Planning our life and end of life is a gift we can give our loved ones. Chuck did just that.
When we asked his wife Gayle if we could share his story this was her response:
No one would be happier to share his story than our Chuck. He wished to lead by example in all he did.
His heart and his thinking were always in the right place, thinking of others before himself.
Thanks to his life well lived, and his end well planned, we all continue to smile at the
memories and the love he gave us. If by sharing your story he inspires another to take life as it comes
and make those heart wrenching final choices with conviction and love for those one leaves behind,
he will have done what he wished, leaving his mark yet again! And Andrew, you and I will continue to share in the laughter and know he's smiling upon us. Go for it!
Chuck was my best friend. He was larger than life, humorously irreverent, loved a practical joke, was generous, loved to volunteer, and cared for others. I remember how it started. Stomach aches thought to be an ulcer, were eventually diagnosed as stage 4 stomach cancer. He was given a couple of years to live. The news was a devastating shock to all of us. Chuck had always seemed healthy.
He was only 65 years old.
I guess he went through the usual stages of grief...anger, depression, etc. Gayle accepted the fate with sadness but with a resolution to make the time left as good as possible. Together they travelled to Newfoundland then to the USA with their two Golden retrievers. Chuck gradually went from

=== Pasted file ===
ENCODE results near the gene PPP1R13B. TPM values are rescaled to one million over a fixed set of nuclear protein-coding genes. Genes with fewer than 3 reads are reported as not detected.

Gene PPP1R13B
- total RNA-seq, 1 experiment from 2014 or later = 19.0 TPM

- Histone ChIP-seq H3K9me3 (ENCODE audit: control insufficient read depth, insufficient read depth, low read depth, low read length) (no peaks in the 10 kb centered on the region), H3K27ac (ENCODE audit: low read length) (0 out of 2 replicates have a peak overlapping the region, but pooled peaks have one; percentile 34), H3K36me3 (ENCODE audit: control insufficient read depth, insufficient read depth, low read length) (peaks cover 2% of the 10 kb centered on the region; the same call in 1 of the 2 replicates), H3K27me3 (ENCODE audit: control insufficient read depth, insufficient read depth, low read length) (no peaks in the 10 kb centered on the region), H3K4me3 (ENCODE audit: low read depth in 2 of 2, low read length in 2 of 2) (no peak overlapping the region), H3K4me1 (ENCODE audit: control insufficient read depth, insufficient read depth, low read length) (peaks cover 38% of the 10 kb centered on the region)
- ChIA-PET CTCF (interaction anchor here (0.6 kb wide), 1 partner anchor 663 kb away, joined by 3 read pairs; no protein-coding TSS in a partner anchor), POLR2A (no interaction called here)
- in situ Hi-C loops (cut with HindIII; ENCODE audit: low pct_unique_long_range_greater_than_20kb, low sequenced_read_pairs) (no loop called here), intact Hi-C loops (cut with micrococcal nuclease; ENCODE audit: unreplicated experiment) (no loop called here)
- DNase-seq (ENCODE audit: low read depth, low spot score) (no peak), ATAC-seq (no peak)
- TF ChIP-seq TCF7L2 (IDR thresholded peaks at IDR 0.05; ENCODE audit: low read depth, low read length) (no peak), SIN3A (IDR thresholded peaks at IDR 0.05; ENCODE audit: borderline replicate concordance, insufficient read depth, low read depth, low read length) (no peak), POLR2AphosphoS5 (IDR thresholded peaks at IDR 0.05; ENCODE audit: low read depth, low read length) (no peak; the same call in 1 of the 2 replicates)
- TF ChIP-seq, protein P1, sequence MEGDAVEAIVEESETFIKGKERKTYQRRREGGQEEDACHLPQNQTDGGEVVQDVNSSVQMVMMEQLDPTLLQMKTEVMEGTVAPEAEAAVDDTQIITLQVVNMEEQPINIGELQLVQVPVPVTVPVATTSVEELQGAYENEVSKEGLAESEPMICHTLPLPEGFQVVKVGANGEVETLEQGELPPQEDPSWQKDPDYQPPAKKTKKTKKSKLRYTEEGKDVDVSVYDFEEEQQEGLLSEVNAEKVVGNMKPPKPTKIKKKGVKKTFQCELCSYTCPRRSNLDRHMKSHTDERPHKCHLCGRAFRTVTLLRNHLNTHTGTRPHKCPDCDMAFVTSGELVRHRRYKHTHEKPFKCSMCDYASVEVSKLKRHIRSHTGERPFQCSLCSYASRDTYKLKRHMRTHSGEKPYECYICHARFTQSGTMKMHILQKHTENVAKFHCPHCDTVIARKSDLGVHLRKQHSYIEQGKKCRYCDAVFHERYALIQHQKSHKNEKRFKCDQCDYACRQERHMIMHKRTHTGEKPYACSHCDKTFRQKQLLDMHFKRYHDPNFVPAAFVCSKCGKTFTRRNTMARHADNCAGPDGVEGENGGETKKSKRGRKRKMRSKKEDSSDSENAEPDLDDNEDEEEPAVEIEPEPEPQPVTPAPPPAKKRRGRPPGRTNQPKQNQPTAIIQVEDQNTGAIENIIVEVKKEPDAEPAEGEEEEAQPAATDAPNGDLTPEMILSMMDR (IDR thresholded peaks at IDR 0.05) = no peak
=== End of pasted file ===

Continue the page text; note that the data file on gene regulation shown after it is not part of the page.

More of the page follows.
the victim to the guy in charge. Friends rented a houseboat in the Thousand Islands, swapping stories
and reliving old times. Chuck spent quality time with his two loving sons as well.
He travelled together with Chris and Adam, helping them through the normal stages of anger and depression and imparting his words of wisdom on them as any good father might do.
Things gradually declined, but he was "the boss" of this whole thing. He put together a “death file” as he called it with all of the financial details and other personal information. He organized his funeral and showing his humorous side, called it the “wedding”; a time for celebration. Nothing was left unattended.
I gave the eulogy which was not easy, but with so much already organized, my job was simple.
He was an example to all of us to live life to its fullest, even in those final days. He maintained that we need to make the tasks of those we leave behind as easy as possible, so that they have time to reflect on the good memories rather than worry about the details of tidying up.
He wrote an amazing love letter to Gayle for her to open after the funeral. Most importantly,
he told her to get on with her life and that he would be upset if she didn’t accept a new
husband should that opportunity arise.
He was an inspiration to us all.
Yvonne Heath is Canada's Proactive Living Consultant. She is a Speaker, Television Host, Award Winning Author
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